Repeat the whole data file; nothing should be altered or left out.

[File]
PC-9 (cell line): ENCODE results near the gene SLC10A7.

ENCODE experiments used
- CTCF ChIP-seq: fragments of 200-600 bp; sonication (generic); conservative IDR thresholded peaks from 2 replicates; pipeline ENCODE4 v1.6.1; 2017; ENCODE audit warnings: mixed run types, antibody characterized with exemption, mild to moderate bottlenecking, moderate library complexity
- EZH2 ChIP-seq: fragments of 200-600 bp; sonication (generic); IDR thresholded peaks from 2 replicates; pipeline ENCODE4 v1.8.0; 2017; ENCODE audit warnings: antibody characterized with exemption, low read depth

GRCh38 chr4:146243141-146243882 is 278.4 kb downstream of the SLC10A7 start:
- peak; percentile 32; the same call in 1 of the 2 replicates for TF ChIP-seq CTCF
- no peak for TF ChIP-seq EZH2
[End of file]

PC-9 (cell line): ENCODE results near the gene SLC10A7.

ENCODE experiments used
- CTCF ChIP-seq: fragments of 200-600 bp; sonication (generic); conservative IDR thresholded peaks from 2 replicates; pipeline ENCODE4 v1.6.1; 2017; ENCODE audit warnings: mixed run types, antibody characterized with exemption, mild to moderate bottlenecking, moderate library complexity
- EZH2 ChIP-seq: fragments of 200-600 bp; sonication (generic); IDR thresholded peaks from 2 replicates; pipeline ENCODE4 v1.8.0; 2017; ENCODE audit warnings: antibody characterized with exemption, low read depth

GRCh38 chr4:146243141-146243882 is 278.4 kb downstream of the SLC10A7 start:
- peak; percentile 32; the same call in 1 of the 2 replicates for TF ChIP-seq CTCF
- no peak for TF ChIP-seq EZH2